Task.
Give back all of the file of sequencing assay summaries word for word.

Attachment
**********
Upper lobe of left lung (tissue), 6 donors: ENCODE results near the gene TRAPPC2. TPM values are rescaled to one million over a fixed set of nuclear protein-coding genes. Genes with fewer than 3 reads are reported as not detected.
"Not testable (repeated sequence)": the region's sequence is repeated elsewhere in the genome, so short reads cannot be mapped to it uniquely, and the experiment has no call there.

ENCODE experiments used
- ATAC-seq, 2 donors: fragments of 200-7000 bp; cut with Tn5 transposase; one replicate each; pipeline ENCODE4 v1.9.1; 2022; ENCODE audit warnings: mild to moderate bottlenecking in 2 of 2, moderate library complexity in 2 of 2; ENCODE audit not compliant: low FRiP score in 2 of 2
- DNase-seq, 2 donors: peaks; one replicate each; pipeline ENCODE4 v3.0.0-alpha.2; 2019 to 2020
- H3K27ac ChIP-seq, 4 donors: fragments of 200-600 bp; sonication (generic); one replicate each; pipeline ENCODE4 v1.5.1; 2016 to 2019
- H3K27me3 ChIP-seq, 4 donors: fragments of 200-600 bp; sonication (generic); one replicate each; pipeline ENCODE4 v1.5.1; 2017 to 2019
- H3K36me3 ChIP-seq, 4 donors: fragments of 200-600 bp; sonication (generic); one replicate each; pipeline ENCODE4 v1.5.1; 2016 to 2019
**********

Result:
Upper lobe of left lung (tissue), 6 donors: ENCODE results near the gene TRAPPC2. TPM values are rescaled to one million over a fixed set of nuclear protein-coding genes. Genes with fewer than 3 reads are reported as not detected.
"Not testable (repeated sequence)": the region's sequence is repeated elsewhere in the genome, so short reads cannot be mapped to it uniquely, and the experiment has no call there.

ENCODE experiments used
- ATAC-seq, 2 donors: fragments of 200-7000 bp; cut with Tn5 transposase; one replicate each; pipeline ENCODE4 v1.9.1; 2022; ENCODE audit warnings: mild to moderate bottlenecking in 2 of 2, moderate library complexity in 2 of 2; ENCODE audit not compliant: low FRiP score in 2 of 2
- DNase-seq, 2 donors: peaks; one replicate each; pipeline ENCODE4 v3.0.0-alpha.2; 2019 to 2020
- H3K27ac ChIP-seq, 4 donors: fragments of 200-600 bp; sonication (generic); one replicate each; pipeline ENCODE4 v1.5.1; 2016 to 2019
- H3K27me3 ChIP-seq, 4 donors: fragments of 200-600 bp; sonication (generic); one replicate each; pipeline ENCODE4 v1.5.1; 2017 to 2019
- H3K36me3 ChIP-seq, 4 donors: fragments of 200-600 bp; sonication (generic); one replicate each; pipeline ENCODE4 v1.5.1; 2016 to 2019